Requiring that your application identify itself when requesting our servers to retrieve and serve a user timeline doesn’t make that timeline any less public than it was when you were able to make a request without such identification.
The Twitter API has served content in a variety of formats, including XML, JSON, RSS, and ATOM. Back when the API was first created, future-proofing wasn’t such a concern and thus “unversioned” endpoints like twitter.com/statuses/user_timeline.rss came into being. A number of years ago, we corrected the mistake of an unversioned API and asked everyone to move to the api subdomain and the version 1 path…
Now a few years later, we’ve retired the old unversioned endpoints we warned folks to move away from and have a properly versioned API. Version 1 of the API still supported RSS feeds, ATOM feeds, and making unauthenticated requests. Version 1.1 supports only JSON and requires authentication.
On to your questions:
Does this mean I have to create a new application for every separate website that is going to use this type of request?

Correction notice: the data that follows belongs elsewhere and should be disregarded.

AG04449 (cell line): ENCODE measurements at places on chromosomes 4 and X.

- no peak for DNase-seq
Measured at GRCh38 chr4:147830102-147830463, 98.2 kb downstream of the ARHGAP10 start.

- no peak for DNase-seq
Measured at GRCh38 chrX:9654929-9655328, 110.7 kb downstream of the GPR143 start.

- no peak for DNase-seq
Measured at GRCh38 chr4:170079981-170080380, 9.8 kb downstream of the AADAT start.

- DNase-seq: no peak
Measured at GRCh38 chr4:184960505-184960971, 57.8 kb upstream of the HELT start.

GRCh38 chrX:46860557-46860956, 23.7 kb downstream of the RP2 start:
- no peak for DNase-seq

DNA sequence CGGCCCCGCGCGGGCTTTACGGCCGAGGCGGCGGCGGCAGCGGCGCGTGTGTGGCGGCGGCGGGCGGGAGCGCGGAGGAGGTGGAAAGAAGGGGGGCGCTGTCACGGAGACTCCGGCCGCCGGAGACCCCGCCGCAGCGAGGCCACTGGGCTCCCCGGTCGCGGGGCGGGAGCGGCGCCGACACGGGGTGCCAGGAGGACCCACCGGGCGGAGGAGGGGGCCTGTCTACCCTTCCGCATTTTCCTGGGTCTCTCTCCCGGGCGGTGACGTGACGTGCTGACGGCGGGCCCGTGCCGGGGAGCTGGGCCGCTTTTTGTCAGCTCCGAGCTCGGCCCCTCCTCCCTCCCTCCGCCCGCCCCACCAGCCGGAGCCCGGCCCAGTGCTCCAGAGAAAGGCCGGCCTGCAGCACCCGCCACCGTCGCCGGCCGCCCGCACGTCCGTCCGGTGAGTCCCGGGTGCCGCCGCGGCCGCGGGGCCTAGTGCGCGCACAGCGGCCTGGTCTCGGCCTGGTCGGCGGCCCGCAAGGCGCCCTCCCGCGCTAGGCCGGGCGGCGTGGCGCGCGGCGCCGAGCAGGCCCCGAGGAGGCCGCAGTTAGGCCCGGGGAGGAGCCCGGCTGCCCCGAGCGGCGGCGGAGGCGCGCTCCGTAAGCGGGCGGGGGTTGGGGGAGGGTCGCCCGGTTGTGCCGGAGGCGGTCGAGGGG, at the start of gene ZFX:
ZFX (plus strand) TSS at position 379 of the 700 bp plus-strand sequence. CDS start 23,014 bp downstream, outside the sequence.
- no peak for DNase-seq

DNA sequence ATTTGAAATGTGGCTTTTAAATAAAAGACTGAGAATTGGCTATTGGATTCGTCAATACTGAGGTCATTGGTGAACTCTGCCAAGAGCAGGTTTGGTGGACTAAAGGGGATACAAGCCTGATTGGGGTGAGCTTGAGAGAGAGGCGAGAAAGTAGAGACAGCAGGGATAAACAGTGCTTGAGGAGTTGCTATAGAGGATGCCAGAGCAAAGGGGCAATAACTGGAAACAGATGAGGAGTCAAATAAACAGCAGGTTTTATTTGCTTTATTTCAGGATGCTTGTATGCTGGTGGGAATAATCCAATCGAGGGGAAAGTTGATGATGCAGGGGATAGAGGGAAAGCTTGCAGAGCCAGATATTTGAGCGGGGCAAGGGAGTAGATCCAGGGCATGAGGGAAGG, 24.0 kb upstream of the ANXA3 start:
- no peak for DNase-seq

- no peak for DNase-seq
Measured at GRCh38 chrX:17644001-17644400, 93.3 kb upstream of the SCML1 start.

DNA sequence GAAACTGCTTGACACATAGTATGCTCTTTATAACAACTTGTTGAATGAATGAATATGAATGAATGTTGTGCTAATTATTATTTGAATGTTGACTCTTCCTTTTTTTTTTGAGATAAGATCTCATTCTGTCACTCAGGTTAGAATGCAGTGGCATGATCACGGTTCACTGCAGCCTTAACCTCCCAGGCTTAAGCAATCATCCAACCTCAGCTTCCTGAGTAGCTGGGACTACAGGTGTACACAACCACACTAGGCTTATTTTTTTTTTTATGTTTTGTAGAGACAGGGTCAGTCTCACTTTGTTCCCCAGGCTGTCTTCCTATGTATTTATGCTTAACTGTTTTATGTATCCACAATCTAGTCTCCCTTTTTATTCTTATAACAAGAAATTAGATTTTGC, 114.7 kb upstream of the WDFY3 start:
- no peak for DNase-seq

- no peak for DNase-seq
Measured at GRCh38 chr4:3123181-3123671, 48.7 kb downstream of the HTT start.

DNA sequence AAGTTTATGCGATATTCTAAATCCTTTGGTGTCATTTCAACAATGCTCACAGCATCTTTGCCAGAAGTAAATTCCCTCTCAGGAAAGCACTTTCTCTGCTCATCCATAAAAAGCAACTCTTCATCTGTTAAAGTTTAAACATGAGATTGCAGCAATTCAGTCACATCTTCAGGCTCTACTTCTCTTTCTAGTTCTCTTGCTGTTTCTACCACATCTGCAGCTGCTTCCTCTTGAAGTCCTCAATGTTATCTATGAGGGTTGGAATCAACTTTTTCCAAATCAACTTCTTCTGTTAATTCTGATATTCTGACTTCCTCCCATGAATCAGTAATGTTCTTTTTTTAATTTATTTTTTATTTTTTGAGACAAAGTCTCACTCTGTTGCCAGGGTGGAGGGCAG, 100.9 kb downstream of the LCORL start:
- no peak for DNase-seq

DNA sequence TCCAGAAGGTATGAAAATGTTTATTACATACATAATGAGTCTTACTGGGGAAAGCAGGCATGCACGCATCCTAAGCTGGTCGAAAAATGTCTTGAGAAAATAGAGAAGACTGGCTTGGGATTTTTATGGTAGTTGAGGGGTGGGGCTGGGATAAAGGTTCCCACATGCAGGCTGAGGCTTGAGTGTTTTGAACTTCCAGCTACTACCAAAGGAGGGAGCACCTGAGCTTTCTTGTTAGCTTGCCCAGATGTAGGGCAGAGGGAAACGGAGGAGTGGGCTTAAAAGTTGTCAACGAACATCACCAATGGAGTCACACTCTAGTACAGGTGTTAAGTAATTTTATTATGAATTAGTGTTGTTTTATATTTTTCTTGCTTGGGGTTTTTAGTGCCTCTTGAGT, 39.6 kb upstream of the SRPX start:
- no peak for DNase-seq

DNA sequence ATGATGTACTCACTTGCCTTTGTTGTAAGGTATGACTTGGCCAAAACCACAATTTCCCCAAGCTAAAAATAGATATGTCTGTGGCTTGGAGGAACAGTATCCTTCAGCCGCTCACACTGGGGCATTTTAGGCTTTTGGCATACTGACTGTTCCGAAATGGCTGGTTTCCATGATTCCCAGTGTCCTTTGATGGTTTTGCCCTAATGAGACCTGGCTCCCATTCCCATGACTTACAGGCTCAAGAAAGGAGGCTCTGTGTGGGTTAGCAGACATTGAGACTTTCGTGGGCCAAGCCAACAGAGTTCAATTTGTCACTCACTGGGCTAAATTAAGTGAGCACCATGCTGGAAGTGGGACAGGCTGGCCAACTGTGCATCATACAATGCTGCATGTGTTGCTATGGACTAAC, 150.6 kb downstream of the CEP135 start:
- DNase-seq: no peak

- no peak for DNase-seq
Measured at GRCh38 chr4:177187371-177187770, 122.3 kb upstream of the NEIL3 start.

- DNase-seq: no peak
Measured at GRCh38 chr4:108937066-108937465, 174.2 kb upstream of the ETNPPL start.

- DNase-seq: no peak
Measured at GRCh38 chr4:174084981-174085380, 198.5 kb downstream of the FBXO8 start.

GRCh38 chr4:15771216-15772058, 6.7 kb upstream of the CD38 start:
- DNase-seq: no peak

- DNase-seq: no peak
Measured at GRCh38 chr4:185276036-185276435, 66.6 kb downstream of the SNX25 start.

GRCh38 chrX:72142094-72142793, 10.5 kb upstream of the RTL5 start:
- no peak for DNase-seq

- Not necessarily. But a website is a kind of application in these contexts. We’d prefer you use our Embedded Timelines to render tweets in these contexts. Otherwise, you’re responsible for meeting our display requirements yourself. Whether a different application is required for each site is really up to you and how you want to model your relationship with the API. You may potentially consider your consultancy as the application. The vernacular is kind of fluid.
Does this mean each user whose feed I’m parsing needs to authenticate that application?
- Also not necessarily. It depends on how you look at the problem and what your goals are and how you’re thinking about rate limiting. Your own access token can be a stand-in for actual end-user authentication, but then you only have one access token’s worth of requests to make. One access token can requests multiple users user timelines though. In the future, we’ll have a form of authentication that allows your applications to make requests on its own behalf without a user context.
Hope this helps to answer your questions.